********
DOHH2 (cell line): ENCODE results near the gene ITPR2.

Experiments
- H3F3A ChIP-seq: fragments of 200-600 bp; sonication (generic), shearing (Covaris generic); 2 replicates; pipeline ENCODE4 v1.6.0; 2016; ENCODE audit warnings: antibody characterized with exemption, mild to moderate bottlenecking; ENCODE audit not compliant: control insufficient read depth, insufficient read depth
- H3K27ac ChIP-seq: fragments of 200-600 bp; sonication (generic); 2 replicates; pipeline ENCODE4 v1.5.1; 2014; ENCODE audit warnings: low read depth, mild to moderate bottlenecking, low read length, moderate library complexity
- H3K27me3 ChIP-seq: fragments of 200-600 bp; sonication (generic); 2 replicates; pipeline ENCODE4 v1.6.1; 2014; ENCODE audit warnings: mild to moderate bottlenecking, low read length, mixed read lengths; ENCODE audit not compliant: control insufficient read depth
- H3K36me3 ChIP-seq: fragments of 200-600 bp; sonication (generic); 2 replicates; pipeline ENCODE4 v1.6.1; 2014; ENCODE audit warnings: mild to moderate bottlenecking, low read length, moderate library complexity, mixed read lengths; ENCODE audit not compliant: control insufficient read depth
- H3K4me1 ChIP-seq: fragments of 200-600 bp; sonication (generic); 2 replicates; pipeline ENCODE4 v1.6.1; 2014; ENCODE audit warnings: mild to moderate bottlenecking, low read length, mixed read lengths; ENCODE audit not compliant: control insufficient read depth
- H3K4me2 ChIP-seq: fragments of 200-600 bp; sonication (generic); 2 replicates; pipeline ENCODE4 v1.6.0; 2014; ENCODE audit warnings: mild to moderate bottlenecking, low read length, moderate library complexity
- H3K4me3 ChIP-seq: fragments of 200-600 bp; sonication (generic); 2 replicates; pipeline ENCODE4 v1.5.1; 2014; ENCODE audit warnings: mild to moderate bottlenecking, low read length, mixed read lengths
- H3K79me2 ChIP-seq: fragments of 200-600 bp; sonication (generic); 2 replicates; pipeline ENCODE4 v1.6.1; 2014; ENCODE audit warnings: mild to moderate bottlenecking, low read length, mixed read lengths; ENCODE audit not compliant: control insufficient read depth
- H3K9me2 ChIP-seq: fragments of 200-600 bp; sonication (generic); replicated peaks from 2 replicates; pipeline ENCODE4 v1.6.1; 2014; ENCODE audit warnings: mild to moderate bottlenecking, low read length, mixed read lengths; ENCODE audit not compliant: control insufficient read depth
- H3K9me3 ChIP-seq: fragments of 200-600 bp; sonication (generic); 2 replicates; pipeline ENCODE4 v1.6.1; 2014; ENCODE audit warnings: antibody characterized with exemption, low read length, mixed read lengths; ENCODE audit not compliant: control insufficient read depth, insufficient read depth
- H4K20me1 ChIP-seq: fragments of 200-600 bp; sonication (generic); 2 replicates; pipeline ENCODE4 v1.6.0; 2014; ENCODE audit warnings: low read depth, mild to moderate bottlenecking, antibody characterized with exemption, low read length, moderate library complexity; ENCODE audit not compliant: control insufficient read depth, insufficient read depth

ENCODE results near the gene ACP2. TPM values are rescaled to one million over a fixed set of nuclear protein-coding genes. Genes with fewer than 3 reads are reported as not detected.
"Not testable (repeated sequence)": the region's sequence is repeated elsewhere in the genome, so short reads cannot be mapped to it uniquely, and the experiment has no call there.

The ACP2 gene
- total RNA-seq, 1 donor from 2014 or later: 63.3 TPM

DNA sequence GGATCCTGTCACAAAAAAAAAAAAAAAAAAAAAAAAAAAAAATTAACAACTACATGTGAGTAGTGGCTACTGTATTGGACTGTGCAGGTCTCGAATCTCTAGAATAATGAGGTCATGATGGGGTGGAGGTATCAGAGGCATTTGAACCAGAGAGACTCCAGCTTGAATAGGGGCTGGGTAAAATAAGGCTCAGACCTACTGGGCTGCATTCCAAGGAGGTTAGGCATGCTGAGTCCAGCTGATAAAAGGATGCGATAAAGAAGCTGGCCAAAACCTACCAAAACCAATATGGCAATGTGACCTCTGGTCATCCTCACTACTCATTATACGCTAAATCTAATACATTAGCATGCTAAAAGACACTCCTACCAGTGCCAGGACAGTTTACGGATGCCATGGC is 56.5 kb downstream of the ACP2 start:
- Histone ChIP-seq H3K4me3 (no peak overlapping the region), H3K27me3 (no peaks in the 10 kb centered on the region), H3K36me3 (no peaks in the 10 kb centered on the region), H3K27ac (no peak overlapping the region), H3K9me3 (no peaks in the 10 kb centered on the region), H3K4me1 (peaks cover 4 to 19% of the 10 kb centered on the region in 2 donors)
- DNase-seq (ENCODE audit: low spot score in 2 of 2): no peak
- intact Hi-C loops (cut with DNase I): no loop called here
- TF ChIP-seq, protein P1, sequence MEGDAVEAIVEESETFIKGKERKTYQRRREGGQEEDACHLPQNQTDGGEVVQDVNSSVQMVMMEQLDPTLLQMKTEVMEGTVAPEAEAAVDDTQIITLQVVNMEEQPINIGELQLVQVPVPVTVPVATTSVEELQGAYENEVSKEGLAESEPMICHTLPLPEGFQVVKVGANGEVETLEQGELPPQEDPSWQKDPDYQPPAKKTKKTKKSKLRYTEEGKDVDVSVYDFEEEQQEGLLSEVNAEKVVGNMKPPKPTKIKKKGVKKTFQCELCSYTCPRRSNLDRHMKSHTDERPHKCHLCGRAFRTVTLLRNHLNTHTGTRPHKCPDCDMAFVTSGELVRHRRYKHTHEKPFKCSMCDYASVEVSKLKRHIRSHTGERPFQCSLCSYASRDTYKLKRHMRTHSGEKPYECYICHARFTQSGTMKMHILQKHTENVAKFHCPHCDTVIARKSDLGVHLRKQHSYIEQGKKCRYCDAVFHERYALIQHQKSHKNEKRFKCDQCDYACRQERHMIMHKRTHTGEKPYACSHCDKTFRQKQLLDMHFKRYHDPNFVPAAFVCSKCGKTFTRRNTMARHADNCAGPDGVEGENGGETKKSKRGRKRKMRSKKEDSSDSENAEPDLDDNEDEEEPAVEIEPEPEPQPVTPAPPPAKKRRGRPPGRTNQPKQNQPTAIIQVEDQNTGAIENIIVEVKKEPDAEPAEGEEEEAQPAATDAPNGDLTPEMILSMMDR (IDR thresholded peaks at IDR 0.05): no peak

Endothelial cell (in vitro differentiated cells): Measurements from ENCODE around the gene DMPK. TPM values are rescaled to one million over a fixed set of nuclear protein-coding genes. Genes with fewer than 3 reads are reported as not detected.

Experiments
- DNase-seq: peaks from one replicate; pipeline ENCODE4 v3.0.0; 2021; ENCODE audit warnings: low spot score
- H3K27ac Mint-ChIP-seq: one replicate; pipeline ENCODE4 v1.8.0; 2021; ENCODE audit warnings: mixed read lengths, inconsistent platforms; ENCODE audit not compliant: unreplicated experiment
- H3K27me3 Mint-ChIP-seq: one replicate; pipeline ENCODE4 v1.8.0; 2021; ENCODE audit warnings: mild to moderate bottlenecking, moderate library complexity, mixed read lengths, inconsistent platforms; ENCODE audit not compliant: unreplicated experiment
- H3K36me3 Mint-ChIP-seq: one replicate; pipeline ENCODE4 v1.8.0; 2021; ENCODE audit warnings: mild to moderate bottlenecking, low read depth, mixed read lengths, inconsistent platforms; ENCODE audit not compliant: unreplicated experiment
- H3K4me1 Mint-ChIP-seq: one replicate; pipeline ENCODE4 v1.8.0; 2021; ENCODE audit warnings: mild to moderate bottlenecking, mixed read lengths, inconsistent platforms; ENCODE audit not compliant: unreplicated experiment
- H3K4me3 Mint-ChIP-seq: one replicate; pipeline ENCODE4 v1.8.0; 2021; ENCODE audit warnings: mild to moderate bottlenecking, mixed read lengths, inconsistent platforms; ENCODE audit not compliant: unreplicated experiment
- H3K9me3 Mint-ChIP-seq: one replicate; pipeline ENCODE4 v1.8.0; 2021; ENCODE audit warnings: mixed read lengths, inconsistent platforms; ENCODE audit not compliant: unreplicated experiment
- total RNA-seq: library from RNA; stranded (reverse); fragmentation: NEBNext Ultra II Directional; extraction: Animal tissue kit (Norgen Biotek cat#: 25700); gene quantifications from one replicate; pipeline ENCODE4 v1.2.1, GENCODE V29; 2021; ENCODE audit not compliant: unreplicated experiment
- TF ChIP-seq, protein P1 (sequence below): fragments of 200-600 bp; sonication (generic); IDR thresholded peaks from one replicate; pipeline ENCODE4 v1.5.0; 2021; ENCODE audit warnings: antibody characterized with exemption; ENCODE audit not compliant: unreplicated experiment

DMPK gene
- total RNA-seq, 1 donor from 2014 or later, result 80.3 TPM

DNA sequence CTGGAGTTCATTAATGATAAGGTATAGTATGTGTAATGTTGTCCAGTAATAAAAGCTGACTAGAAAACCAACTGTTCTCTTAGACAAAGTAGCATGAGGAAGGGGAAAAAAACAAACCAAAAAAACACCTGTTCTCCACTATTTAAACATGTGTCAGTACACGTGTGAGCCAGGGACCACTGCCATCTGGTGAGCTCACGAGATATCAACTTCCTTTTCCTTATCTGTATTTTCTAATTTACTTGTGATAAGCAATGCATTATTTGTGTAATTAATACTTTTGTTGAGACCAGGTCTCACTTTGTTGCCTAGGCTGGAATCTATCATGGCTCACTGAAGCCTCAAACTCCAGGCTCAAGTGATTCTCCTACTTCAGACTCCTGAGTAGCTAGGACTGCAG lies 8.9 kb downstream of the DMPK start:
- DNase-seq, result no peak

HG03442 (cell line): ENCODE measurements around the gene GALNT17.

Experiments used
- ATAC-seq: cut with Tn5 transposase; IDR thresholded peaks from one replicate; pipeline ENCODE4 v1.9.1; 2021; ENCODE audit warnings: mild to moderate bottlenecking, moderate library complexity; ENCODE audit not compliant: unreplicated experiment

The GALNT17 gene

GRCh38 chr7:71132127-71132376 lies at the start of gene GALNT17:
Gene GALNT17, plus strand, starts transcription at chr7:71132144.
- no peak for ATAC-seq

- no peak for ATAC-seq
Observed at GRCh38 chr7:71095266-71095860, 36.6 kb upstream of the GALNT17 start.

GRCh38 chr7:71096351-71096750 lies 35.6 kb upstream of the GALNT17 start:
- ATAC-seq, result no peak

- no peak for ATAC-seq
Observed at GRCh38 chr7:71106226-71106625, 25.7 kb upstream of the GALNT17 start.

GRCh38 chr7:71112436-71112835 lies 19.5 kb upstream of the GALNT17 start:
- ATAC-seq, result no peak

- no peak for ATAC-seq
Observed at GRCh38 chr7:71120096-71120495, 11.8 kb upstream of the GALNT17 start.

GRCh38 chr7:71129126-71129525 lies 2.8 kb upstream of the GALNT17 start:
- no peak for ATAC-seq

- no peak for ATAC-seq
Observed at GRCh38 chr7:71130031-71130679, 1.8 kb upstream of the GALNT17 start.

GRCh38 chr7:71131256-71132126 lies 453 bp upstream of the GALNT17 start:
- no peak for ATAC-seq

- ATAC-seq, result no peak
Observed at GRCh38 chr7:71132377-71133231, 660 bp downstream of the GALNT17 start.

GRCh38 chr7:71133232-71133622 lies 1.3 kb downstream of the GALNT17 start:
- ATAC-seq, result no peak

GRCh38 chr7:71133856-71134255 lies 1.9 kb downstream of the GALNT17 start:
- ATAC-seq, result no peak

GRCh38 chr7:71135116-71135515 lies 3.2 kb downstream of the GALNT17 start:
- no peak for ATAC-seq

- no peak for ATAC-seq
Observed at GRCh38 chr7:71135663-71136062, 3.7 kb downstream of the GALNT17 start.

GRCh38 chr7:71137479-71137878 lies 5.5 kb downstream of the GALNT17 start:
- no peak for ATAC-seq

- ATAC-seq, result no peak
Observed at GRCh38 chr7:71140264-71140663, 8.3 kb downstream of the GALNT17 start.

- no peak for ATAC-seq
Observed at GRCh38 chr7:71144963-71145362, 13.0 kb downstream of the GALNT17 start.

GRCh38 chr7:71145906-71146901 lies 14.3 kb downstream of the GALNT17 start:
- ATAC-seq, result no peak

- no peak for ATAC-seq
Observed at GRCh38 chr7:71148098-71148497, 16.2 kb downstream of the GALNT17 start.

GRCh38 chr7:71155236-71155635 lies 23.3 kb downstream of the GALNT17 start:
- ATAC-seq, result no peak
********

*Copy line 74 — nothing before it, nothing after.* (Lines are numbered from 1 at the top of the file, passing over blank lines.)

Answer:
Observed at GRCh38 chr7:71140264-71140663, 8.3 kb downstream of the GALNT17 start.